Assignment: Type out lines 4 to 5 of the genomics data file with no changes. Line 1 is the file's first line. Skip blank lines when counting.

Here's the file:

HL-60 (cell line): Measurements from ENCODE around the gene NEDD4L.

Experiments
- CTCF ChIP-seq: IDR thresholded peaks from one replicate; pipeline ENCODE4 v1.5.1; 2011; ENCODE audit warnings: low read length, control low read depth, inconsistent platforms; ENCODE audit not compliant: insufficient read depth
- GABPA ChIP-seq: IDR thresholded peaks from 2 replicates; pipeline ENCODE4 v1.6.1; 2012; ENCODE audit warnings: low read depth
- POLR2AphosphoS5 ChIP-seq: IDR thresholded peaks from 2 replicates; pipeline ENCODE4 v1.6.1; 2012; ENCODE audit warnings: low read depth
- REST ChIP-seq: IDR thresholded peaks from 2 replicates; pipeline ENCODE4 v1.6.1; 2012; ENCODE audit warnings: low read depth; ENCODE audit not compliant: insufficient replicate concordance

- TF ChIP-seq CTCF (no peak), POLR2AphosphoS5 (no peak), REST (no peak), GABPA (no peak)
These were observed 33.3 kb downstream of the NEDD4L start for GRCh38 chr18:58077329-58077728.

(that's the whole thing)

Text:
- GABPA ChIP-seq: IDR thresholded peaks from 2 replicates; pipeline ENCODE4 v1.6.1; 2012; ENCODE audit warnings: low read depth
- POLR2AphosphoS5 ChIP-seq: IDR thresholded peaks from 2 replicates; pipeline ENCODE4 v1.6.1; 2012; ENCODE audit warnings: low read depth